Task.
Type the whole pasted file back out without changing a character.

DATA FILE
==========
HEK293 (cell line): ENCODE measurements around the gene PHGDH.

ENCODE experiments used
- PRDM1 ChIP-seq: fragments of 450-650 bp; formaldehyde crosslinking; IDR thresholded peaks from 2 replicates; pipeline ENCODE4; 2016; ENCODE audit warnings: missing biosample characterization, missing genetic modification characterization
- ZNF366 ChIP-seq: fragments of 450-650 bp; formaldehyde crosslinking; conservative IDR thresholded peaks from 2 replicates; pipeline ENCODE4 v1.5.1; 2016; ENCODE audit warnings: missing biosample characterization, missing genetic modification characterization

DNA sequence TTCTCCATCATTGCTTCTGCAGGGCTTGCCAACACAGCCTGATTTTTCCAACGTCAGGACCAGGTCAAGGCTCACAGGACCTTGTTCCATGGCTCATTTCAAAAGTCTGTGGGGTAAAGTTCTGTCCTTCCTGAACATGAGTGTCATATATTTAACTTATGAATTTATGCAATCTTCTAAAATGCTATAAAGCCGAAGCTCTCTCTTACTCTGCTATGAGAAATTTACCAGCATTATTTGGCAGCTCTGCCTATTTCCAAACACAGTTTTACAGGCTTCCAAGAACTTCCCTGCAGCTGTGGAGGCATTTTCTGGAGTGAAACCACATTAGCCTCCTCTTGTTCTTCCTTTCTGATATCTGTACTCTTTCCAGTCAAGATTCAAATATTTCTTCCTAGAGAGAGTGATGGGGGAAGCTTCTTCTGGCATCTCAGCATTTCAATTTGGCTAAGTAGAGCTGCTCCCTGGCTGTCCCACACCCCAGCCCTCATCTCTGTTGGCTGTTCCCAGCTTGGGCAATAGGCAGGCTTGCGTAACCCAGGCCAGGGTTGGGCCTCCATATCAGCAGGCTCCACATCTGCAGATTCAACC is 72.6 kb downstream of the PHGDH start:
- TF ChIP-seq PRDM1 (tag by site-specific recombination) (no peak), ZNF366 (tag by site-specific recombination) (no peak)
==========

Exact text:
HEK293 (cell line): ENCODE measurements around the gene PHGDH.

ENCODE experiments used
- PRDM1 ChIP-seq: fragments of 450-650 bp; formaldehyde crosslinking; IDR thresholded peaks from 2 replicates; pipeline ENCODE4; 2016; ENCODE audit warnings: missing biosample characterization, missing genetic modification characterization
- ZNF366 ChIP-seq: fragments of 450-650 bp; formaldehyde crosslinking; conservative IDR thresholded peaks from 2 replicates; pipeline ENCODE4 v1.5.1; 2016; ENCODE audit warnings: missing biosample characterization, missing genetic modification characterization

DNA sequence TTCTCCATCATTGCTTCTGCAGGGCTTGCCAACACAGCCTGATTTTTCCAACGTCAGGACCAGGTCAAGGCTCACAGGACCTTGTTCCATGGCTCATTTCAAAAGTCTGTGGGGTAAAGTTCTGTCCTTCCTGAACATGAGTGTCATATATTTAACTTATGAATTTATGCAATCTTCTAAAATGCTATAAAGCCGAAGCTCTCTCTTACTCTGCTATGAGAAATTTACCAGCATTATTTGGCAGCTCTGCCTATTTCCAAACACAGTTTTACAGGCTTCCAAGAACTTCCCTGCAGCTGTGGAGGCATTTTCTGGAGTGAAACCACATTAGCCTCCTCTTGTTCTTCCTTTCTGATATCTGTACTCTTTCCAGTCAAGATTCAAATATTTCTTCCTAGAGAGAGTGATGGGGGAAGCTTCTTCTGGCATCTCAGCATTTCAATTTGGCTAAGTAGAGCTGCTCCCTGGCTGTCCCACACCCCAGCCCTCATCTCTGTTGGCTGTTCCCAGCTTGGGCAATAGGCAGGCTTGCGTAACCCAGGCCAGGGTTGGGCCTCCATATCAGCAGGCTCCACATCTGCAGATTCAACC is 72.6 kb downstream of the PHGDH start:
- TF ChIP-seq PRDM1 (tag by site-specific recombination) (no peak), ZNF366 (tag by site-specific recombination) (no peak)